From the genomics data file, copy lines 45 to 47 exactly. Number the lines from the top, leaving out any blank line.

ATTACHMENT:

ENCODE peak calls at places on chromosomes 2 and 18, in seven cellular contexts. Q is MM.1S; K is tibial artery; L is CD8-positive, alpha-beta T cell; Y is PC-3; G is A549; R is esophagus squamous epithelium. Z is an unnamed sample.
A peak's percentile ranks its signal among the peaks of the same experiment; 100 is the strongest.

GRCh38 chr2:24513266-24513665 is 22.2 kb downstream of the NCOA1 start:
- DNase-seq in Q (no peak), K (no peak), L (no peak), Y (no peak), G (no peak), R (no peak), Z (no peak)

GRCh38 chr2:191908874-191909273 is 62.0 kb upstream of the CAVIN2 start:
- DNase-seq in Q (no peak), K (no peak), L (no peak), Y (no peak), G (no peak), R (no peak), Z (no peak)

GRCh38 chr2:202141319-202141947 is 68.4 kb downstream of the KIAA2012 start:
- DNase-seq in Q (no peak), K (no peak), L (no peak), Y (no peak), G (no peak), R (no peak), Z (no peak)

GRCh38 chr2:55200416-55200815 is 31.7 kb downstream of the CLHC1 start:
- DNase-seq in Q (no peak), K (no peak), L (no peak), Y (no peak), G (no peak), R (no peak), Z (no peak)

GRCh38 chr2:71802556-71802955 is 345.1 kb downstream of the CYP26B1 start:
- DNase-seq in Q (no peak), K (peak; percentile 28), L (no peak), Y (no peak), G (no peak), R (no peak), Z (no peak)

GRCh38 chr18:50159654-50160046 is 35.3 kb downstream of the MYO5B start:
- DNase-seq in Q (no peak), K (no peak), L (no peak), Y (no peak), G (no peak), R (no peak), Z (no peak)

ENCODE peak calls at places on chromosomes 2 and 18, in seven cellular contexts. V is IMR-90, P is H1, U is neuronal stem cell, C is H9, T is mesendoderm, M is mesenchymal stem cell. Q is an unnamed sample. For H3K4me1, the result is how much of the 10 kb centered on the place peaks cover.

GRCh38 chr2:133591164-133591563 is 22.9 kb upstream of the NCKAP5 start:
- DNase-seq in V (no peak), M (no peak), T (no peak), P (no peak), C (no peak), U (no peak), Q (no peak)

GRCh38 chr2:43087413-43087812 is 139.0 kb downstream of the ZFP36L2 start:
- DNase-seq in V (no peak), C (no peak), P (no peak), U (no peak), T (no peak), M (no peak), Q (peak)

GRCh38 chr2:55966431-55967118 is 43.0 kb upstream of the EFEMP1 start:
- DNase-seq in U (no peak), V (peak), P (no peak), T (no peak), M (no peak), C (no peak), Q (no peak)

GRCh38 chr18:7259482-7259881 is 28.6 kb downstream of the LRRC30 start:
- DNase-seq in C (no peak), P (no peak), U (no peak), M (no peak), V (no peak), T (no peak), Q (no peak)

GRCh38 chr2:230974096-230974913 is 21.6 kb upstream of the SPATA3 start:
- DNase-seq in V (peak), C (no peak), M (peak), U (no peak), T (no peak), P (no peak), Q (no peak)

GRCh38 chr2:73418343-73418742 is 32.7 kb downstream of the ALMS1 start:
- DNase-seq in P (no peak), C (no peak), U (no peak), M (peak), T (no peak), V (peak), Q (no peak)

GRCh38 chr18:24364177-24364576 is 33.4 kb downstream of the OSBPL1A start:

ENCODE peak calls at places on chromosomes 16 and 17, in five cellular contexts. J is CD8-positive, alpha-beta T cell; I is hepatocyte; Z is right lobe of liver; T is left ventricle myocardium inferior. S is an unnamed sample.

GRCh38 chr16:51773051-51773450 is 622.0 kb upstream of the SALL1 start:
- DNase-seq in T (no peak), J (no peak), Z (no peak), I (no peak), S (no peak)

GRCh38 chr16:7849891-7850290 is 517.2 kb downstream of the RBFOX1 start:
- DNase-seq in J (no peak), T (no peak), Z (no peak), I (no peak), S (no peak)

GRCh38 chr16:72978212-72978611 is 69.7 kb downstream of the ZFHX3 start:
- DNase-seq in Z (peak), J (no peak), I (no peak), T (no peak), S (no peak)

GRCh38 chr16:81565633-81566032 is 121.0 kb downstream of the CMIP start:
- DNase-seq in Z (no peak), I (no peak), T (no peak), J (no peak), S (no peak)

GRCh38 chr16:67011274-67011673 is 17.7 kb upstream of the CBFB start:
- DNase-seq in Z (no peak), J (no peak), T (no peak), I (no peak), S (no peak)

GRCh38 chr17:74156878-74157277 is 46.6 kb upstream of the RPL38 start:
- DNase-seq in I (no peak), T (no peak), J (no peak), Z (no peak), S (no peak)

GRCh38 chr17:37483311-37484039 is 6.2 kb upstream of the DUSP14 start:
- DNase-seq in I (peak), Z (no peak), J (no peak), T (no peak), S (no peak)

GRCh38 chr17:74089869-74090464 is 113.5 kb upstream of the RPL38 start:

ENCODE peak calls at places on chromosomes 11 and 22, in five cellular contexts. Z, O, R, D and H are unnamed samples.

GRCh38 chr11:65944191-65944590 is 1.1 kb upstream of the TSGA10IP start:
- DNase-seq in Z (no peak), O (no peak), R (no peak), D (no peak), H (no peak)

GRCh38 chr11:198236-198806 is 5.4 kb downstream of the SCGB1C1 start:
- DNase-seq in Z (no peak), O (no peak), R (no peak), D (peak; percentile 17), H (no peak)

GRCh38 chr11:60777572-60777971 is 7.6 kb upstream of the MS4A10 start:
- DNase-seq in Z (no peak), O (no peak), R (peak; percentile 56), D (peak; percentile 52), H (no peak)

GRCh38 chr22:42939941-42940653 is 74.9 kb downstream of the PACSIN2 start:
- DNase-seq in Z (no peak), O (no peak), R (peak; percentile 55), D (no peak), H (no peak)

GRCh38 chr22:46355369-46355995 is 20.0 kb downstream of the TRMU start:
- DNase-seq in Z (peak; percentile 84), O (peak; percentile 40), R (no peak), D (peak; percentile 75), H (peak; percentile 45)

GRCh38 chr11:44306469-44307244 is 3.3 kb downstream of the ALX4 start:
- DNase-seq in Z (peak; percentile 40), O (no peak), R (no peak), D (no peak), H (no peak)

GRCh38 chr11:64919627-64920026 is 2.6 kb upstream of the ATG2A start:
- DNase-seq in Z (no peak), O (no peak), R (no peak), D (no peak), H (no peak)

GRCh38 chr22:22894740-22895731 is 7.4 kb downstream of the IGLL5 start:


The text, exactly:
ENCODE peak calls at places on chromosomes 11 and 22, in five cellular contexts. Z, O, R, D and H are unnamed samples.

GRCh38 chr11:65944191-65944590 is 1.1 kb upstream of the TSGA10IP start:
- DNase-seq in Z (no peak), O (no peak), R (no peak), D (no peak), H (no peak)